At the end of one of our many Just For Laughs performances last week, I asked a familiar face -- a guest of mine, actually -- how he enjoyed the show.
He turned to his wife, who smiled awkwardly at him, and then he answered:
"It was nice."
I smiled back, but mine was as forced as a kiss to a elderly aunt.
Inside, I was aghast.
Because "nice" is the kiss of death to a comedy show.
Same thing for a rock show, classical concert, opera, film or practically any type of entertainment.
Or for a business experience, meal, football game, or first date.
"Nice" is an insult to just about anything except a kitten. Or a proctologist's touch.
For what was once a compliment has now become the most polite of put downs.
Because "nice" sucks.
The late Leo Durocher, the hard-ass baseball manager whose career spanned the '40s until the '70s, was famous for once saying "Nice guys finish last."
Not only was Leo well ahead of his time, he was genteel.
Because nice guys don't last anymore.
Nice guys are finished. Period,
The sobriquet "nice" is now a euphemism for non-commitment, for all things beige, for all things soon to be forgotten.
"Nice" is worse than bad. At least describing something as "bad" may pique people's curiosity to discover just how bad it really is and take action.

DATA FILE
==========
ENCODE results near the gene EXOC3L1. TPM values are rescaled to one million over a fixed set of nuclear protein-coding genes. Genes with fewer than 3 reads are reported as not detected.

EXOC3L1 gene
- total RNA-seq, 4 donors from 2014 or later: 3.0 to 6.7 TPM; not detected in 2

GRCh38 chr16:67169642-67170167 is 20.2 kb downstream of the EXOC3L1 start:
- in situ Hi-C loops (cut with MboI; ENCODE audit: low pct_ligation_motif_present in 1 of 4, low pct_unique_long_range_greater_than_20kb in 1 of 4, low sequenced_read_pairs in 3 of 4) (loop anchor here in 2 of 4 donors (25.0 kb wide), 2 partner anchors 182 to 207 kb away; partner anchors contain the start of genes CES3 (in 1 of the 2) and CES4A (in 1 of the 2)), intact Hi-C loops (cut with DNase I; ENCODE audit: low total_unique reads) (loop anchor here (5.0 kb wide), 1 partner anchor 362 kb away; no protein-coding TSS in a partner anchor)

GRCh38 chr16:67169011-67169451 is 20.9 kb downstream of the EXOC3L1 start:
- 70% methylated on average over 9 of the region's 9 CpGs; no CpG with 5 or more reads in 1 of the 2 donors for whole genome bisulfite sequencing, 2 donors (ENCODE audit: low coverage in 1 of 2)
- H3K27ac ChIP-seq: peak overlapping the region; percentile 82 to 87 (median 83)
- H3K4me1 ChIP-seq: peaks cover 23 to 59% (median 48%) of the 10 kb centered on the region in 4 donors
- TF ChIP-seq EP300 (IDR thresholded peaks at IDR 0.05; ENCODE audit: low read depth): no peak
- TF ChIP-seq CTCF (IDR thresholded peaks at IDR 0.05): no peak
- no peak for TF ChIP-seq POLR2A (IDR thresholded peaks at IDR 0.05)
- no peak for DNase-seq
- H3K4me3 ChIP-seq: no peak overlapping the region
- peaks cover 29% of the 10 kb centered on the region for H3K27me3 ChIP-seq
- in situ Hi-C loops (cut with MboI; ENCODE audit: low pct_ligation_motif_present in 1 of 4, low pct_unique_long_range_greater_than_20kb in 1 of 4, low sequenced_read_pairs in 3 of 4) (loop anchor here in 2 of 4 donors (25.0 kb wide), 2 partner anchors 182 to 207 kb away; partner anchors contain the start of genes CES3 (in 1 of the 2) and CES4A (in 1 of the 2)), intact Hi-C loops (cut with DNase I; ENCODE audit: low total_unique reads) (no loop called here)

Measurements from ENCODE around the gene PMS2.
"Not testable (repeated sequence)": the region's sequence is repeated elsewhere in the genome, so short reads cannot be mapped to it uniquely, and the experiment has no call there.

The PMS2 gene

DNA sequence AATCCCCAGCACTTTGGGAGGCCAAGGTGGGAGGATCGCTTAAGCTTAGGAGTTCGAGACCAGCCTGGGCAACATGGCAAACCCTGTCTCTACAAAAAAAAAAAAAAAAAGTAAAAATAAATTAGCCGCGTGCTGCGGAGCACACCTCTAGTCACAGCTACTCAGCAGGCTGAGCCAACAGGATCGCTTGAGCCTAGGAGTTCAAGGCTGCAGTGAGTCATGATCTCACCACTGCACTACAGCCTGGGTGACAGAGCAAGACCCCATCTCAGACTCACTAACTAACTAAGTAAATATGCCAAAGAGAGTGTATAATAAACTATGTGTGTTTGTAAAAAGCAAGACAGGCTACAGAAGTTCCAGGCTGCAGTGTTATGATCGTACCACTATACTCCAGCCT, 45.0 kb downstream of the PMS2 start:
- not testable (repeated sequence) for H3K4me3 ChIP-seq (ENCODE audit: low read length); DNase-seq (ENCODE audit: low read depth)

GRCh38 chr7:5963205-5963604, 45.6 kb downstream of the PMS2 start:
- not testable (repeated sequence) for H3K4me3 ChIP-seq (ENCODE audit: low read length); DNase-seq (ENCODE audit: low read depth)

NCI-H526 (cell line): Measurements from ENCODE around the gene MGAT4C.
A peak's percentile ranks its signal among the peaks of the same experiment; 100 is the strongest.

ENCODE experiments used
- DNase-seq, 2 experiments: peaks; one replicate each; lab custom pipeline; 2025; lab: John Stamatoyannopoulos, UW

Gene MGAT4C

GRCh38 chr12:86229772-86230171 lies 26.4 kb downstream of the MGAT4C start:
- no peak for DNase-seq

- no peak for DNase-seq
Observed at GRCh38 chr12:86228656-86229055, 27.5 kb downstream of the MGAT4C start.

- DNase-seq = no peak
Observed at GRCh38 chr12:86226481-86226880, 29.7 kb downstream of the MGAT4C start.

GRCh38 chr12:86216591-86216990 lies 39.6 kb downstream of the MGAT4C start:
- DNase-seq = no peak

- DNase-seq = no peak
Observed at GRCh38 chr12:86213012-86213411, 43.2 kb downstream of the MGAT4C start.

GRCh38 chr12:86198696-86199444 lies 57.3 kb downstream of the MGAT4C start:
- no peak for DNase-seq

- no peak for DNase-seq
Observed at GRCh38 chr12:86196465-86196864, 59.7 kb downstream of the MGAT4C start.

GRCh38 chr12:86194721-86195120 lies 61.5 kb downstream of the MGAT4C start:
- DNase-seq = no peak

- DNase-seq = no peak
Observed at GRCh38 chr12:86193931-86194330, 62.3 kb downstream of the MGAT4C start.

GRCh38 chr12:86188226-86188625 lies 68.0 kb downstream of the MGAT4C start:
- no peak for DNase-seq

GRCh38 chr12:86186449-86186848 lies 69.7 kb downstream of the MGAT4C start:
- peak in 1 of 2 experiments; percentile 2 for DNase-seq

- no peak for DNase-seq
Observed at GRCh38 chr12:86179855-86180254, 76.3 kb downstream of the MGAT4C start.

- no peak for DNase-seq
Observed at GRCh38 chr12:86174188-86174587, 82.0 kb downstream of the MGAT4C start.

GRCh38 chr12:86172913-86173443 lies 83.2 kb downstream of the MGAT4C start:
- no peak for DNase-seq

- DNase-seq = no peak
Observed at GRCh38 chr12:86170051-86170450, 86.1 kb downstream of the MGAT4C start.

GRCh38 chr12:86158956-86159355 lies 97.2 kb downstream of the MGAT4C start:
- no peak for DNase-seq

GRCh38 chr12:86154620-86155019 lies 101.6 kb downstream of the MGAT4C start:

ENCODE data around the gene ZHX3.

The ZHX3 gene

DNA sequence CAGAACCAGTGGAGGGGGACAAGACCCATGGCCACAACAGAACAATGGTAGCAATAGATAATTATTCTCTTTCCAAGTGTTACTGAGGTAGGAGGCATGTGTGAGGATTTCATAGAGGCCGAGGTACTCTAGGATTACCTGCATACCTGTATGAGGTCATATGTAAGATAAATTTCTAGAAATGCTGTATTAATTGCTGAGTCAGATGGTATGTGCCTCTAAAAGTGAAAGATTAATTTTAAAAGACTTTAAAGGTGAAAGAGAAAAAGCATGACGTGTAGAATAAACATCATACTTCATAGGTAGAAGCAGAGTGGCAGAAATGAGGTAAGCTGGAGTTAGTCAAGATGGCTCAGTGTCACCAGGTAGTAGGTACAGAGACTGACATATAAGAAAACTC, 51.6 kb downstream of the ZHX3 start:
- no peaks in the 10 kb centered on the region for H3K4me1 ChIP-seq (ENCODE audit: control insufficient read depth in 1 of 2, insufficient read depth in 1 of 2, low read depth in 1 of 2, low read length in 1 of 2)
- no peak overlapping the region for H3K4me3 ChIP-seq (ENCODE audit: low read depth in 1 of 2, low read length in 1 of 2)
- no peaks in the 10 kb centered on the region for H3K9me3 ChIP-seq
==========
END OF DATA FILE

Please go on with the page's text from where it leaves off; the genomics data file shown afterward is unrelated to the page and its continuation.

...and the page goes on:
"Nice" simply lulls people to sleep.
Take Carly Rae Jepsen's now infamous ceremonial first pitch at a Tampa Bay vs. Houston ballgame of a couple weeks ago (if you haven't yet seen it, click here to understand the reference). Described by some as "possibly the worst first pitch of all time," it's become an Internet sensation. Had she thrown a 95-MPH screamer or a fluttering knuckleball, perhaps the attention generated would be equally as fervent.
But had she -- like most people who deliver ceremonial first pitches -- tossed a "nice" arching lob ball that somehow reached the catcher's mitt directly or on the first bounce, it would've been quietly ignored. And deservedly so.
And such is the fate of any show, of any product, any service or even any blog post cursed with the damning praise of the word "nice."
Nice and Easy may do it when it comes to a Sinatra song, a hair product, or to handling all things fragile.
But when it comes to trying to make an impact, just about anywhere, Nice and Easy means something is broken.
Or something is about to be smashed.